Operating a successful post office in Naper’s Settlement meant being familiar with transportation and having strong mathematical skills. To get mail from point A to point B, Postmaster Alexander Howard relied on stagecoaches to transport the mail and the occasional passenger. A horn would announce the approaching stage, giving Mr. Howard time to prepare for the quick transfer of mail on and off the stage. For those traveling by stagecoach, they must figure out how expensive their trip might cost. On average, it cost five cents per mile traveled, so a trip to Fort Dearborn/Chicago would cost $1.25.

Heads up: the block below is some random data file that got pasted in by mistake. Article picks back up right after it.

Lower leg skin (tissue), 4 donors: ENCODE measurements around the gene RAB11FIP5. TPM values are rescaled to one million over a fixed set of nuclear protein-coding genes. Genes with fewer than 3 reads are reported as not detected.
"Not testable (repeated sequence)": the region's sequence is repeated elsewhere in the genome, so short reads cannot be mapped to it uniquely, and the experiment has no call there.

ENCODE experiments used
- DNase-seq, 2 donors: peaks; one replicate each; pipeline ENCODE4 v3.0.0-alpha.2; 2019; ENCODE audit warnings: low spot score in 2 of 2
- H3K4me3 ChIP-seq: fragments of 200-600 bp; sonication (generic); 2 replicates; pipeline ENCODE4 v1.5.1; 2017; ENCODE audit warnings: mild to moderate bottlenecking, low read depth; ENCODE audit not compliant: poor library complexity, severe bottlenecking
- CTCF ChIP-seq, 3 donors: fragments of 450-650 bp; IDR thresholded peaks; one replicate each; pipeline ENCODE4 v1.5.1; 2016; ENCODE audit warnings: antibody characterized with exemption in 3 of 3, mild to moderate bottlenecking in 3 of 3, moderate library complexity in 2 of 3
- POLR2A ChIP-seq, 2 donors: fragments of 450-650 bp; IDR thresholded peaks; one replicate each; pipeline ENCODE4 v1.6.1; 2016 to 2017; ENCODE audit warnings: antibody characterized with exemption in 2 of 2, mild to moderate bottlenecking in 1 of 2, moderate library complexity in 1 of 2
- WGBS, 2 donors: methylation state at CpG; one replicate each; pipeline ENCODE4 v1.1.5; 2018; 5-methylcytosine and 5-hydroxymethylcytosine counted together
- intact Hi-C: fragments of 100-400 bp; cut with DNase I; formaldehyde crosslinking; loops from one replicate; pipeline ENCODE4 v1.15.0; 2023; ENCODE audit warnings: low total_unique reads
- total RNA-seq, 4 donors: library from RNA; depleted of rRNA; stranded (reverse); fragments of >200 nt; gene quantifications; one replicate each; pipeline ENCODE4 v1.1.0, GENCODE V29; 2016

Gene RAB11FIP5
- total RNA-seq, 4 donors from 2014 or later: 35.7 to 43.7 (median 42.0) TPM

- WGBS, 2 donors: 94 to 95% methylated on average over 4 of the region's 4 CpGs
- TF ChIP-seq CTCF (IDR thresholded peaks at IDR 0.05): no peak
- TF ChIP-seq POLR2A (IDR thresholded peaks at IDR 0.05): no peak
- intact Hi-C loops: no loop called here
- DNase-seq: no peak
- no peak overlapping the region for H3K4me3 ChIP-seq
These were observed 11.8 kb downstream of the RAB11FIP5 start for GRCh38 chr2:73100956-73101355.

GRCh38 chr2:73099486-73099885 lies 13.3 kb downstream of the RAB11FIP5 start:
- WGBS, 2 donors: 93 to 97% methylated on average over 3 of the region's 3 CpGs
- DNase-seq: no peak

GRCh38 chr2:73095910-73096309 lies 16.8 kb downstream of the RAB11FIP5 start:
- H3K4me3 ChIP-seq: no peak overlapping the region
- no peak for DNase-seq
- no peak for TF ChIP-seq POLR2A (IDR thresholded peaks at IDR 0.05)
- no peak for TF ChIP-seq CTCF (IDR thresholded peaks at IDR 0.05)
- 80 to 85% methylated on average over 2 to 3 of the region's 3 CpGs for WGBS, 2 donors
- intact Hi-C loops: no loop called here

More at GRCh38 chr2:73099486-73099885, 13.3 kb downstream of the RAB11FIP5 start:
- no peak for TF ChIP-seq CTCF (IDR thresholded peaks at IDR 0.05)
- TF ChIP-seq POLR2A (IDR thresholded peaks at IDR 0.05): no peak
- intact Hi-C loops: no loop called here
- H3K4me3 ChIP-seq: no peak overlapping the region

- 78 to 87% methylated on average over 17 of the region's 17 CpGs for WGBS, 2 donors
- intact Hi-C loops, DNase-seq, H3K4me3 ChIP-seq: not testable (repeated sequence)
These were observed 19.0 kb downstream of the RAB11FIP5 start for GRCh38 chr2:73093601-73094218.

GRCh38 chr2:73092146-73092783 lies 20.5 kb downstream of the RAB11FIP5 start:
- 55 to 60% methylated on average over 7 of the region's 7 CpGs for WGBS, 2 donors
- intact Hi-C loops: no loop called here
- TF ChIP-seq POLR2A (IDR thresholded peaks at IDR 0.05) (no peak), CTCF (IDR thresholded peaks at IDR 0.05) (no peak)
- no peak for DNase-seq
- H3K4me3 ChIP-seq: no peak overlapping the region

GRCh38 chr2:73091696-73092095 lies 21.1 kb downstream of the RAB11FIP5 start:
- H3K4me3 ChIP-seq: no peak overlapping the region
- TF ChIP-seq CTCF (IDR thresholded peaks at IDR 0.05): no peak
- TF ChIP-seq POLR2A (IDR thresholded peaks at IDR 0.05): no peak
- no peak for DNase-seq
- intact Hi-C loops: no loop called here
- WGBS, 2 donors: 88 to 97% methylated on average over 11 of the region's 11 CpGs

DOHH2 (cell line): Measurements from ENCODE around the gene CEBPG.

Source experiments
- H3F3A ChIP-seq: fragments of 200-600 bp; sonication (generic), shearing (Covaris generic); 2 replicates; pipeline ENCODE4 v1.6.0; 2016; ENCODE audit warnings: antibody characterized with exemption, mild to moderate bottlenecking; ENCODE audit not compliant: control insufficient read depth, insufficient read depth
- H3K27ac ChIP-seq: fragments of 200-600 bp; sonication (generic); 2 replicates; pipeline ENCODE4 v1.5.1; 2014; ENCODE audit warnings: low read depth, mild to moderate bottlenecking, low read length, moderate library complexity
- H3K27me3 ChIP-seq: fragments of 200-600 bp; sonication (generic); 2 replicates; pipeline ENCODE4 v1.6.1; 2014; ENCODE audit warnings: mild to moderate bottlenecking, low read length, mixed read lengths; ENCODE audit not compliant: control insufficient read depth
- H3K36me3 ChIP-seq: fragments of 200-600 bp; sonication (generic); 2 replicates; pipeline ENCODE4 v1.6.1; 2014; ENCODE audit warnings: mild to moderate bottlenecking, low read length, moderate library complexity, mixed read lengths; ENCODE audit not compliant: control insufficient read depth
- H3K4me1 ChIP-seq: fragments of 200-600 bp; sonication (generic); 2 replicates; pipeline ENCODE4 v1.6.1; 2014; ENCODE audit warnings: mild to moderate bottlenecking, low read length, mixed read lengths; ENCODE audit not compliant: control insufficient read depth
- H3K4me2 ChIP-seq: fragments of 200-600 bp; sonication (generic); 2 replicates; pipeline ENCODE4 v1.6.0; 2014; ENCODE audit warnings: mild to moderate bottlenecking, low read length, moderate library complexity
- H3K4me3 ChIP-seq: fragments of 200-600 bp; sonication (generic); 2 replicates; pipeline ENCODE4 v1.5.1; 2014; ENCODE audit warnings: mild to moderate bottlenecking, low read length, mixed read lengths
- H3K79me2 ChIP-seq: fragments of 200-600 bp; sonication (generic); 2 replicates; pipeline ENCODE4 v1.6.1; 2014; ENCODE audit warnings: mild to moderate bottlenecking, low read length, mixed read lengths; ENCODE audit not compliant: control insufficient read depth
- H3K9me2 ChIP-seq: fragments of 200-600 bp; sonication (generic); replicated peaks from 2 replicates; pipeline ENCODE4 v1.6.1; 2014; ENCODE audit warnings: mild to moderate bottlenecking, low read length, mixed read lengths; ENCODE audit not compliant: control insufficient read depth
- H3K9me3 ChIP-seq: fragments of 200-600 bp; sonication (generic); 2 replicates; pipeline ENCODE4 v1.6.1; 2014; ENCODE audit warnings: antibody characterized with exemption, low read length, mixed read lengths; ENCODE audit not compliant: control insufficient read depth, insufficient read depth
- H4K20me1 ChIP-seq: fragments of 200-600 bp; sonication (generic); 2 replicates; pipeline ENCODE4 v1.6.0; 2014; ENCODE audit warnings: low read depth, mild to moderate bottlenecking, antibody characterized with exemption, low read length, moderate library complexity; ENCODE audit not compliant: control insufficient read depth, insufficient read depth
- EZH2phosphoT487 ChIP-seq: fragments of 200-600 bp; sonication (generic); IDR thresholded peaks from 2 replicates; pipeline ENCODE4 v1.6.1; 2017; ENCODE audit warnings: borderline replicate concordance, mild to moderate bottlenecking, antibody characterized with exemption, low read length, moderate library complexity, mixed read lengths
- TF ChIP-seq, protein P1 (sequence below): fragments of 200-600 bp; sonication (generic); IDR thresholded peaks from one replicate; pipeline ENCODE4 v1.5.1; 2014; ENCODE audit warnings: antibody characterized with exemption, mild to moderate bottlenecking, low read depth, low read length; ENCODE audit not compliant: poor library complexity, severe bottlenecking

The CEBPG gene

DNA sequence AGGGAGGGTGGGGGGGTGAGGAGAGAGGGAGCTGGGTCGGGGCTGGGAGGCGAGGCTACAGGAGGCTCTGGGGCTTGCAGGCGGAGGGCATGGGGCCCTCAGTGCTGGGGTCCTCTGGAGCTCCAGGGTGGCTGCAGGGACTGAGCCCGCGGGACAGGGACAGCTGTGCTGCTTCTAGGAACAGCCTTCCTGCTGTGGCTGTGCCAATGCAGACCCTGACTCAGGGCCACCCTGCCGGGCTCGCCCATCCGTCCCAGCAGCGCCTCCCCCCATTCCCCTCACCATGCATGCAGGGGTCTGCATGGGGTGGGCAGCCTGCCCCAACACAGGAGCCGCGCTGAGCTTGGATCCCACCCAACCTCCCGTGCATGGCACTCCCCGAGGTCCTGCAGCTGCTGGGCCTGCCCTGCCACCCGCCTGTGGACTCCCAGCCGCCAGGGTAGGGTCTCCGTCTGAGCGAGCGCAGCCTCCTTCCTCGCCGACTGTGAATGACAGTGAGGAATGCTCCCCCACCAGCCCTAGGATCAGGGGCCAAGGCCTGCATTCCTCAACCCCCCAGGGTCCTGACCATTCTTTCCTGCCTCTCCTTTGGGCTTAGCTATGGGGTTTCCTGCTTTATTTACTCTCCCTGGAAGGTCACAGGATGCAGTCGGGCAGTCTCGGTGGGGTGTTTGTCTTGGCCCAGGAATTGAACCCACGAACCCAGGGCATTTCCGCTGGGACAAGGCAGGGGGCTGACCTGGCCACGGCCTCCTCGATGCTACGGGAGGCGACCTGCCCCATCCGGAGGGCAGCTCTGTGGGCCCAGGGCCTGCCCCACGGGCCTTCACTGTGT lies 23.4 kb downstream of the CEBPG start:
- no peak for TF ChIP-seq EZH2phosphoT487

Once it came time for mail collection, Mr. Howard’s math skills would come into greater use. On the prairie, the most common currency used was the Spanish silver dollar, or specie. Coins similar to the ones we used today existed but had not yet spread into the west. Similar to paying per mile on the stagecoach, mail costs would depend on the distance it traveled. A one-page letter from Naper’s Settlement to Aurora, IL cost a picayune, or 6 ¼ cents, a letter from Naper’s Settlement to Chicago cost a bit, or 12 ½ cents, and a letter sent over 400 miles cost 25 cents. To get these small denominations, the postmaster would have tin shears that could cut through the silver dollar. The postmaster could cut the pieces into four types of change by cutting each piece in half. Cutting the dollar in half created two 50 cent pieces. Cutting the two 50 cents in half created four quarters. Cutting the four quarters in half created 8 bits, or pieces of eight, worth 12 ½ cents a-piece. Cutting the eight bits in half created 16 picayunes worth 6 ¼ cents a-piece. Postmasters had to have strong and quick math skills to best serve their customers and ensure the post office operated efficiently.